Dräger breathalyser 'coming back soon'
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Cape Town - The controversial Dräger breathalyser test is set to make a comeback after the traffic department decided to stop using it in its breath alcohol tests five years ago.
In 2011, Western Cape High Court Judge Nathan Erasmus ruled that the results obtained using the Dräger Alcotest 7110 Mark III could not be used as evidence because it had not been properly calibrated and the user manual had not been properly followed.
He said the device could and should be modified to meet court standards.
Mayco member for safety and security JP Smith said the city had now complied with a range of requirements set out by the court before the Dräger breathalyser could be used again.
Smith said the breathalyser return was imminent and that it would reduce backlogs at national health laboratories and allow for the improved enforcement of drunk driving.
The breathalyser tests will be reinstated at the Shadow Centre in Athlone and as a mobile unit as part of the K78 Roadblock Unit.
“Will be able to do tests right there on the side of road,” said Smith.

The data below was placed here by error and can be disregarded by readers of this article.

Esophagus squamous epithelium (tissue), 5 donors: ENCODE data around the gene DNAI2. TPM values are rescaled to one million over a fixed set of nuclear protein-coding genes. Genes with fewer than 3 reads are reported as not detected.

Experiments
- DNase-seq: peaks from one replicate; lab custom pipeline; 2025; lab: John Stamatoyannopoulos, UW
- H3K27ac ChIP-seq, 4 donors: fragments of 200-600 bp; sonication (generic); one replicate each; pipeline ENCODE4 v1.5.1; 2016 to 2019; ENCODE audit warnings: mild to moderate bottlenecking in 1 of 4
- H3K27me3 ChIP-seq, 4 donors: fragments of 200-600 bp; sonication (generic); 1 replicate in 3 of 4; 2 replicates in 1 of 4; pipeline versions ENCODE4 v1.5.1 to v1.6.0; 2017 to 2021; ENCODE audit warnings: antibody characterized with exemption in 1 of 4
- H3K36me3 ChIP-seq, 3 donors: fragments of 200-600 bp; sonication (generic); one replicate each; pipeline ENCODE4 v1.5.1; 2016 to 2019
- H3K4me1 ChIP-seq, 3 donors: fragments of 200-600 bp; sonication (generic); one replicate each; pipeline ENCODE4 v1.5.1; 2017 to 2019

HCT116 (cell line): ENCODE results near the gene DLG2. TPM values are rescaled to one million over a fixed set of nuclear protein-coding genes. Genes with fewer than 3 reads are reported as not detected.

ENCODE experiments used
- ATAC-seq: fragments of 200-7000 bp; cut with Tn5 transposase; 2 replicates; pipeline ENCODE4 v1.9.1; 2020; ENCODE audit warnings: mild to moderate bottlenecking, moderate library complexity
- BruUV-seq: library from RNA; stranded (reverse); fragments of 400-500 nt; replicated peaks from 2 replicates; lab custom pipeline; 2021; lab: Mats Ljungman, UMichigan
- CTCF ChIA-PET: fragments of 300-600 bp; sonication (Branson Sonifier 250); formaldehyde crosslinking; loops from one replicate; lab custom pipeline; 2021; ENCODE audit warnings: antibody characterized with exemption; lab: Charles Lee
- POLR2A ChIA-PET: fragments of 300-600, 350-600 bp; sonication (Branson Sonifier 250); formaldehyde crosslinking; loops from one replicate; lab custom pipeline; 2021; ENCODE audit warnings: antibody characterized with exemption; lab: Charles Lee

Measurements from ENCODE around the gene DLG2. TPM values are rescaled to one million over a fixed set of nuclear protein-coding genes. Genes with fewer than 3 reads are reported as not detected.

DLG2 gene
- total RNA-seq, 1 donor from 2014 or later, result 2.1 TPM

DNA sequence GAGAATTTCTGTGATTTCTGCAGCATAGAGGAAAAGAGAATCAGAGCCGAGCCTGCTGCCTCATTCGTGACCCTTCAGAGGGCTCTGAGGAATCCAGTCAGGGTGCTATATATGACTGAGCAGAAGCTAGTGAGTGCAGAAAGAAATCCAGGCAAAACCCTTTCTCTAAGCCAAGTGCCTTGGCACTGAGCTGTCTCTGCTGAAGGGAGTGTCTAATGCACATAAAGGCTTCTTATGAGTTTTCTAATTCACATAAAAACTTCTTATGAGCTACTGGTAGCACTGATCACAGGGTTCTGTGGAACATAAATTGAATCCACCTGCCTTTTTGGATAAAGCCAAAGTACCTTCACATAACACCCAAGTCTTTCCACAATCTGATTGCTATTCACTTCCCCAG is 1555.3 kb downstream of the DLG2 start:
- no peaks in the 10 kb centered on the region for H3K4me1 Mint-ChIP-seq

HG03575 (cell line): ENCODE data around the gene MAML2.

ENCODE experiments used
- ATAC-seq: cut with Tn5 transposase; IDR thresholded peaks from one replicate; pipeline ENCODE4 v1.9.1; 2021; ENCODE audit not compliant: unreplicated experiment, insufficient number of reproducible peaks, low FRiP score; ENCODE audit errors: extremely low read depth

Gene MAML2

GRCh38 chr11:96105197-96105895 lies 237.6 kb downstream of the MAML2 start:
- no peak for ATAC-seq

A necessary convenience
Provincial traffic chief Kenny Africa said the Dräger breathalyser would assist officers because the drawing of blood took too much of a traffic officer’s time.
And it then took about 12 months before the case was heard in court.
“This means you can get the readings on the spot, arrest a person on the spot and they appear in court sooner,” said Africa.
In June 2011, all drunk driving cases where Dräger readings were used as evidence were provisionally withdrawn by the National Prosecuting Authority.
This followed a landmark case a month earlier in which Clifford Hendricks pleaded not guilty to a charge of drunk driving. The Dräger recorded his blood alcohol at 0.95mg per 100ml – four times over the legal limit.
However, his lawyer questioned the correct use of the unit.
Hendricks was acquitted of the charge and, subsequently, the use of the Dräger was scrapped.